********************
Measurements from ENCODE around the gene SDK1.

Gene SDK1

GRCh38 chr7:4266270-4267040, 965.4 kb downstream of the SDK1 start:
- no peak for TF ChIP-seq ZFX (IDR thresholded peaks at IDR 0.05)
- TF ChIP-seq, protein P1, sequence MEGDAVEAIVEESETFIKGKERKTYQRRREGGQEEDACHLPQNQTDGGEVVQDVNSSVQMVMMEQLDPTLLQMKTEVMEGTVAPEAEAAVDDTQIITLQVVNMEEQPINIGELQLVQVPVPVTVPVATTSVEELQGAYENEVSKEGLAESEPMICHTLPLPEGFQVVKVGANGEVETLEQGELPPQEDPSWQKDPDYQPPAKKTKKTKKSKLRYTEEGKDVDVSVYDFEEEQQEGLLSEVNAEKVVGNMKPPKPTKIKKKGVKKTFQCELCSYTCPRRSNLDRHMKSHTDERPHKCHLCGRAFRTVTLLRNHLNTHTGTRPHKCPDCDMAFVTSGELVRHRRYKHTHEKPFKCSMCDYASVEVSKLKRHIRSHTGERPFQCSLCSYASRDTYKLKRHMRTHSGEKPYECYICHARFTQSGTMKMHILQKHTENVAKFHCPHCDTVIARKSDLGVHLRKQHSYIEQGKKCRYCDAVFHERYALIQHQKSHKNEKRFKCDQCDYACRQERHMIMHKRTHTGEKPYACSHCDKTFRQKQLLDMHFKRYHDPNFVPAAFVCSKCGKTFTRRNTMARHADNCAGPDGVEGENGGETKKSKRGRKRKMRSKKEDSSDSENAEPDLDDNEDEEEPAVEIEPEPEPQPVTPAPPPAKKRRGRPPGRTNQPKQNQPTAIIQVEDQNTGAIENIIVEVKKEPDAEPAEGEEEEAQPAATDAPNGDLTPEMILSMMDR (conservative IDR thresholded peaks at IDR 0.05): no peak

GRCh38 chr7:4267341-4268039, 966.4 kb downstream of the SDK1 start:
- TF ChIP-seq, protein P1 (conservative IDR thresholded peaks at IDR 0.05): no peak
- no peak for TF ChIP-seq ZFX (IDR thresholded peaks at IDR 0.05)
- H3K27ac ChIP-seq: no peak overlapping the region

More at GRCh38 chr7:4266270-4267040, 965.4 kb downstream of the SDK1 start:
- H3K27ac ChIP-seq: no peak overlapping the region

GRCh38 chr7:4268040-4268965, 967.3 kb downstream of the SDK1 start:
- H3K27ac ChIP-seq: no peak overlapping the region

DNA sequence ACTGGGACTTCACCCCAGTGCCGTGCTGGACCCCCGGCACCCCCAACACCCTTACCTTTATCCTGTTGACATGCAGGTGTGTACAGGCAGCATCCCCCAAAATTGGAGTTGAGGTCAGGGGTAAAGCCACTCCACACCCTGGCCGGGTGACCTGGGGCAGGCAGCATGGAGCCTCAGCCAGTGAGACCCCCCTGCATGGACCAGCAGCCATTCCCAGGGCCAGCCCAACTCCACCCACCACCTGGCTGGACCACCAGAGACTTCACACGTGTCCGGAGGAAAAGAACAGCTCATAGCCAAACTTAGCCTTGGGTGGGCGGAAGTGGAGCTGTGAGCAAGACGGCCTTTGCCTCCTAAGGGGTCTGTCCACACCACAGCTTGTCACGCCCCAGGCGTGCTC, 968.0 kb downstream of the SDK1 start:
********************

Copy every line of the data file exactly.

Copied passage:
Measurements from ENCODE around the gene SDK1.

Gene SDK1

GRCh38 chr7:4266270-4267040, 965.4 kb downstream of the SDK1 start:
- no peak for TF ChIP-seq ZFX (IDR thresholded peaks at IDR 0.05)
- TF ChIP-seq, protein P1, sequence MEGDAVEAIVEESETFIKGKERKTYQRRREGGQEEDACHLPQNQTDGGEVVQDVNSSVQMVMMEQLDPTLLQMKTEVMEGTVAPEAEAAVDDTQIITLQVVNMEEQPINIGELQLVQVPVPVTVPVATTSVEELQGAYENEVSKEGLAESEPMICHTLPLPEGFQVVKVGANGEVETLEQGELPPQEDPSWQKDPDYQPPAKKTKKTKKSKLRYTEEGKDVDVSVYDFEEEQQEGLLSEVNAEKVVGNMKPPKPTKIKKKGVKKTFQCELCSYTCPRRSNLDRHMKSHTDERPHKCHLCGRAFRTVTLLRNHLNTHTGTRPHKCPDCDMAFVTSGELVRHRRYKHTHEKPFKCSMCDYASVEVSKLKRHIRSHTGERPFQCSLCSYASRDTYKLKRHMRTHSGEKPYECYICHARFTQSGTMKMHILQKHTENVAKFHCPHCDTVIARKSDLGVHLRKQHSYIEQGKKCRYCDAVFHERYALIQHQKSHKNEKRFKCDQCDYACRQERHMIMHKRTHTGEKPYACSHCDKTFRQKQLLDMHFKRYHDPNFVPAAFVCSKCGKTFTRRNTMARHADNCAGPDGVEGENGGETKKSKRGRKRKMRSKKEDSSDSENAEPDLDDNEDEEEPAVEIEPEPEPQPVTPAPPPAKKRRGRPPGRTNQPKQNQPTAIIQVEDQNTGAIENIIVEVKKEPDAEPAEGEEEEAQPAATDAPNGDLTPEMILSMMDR (conservative IDR thresholded peaks at IDR 0.05): no peak

GRCh38 chr7:4267341-4268039, 966.4 kb downstream of the SDK1 start:
- TF ChIP-seq, protein P1 (conservative IDR thresholded peaks at IDR 0.05): no peak
- no peak for TF ChIP-seq ZFX (IDR thresholded peaks at IDR 0.05)
- H3K27ac ChIP-seq: no peak overlapping the region

More at GRCh38 chr7:4266270-4267040, 965.4 kb downstream of the SDK1 start:
- H3K27ac ChIP-seq: no peak overlapping the region

GRCh38 chr7:4268040-4268965, 967.3 kb downstream of the SDK1 start:
- H3K27ac ChIP-seq: no peak overlapping the region

DNA sequence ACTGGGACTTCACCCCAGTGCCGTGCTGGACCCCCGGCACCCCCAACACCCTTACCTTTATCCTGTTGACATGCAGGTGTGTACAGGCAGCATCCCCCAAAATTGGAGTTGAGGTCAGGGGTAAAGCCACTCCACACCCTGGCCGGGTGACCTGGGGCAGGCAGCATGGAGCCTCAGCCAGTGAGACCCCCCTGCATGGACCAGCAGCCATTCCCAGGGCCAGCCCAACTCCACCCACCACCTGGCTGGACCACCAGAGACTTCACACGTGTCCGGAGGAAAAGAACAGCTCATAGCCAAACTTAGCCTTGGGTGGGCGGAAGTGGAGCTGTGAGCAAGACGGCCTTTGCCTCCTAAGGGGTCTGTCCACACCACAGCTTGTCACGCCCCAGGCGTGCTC, 968.0 kb downstream of the SDK1 start: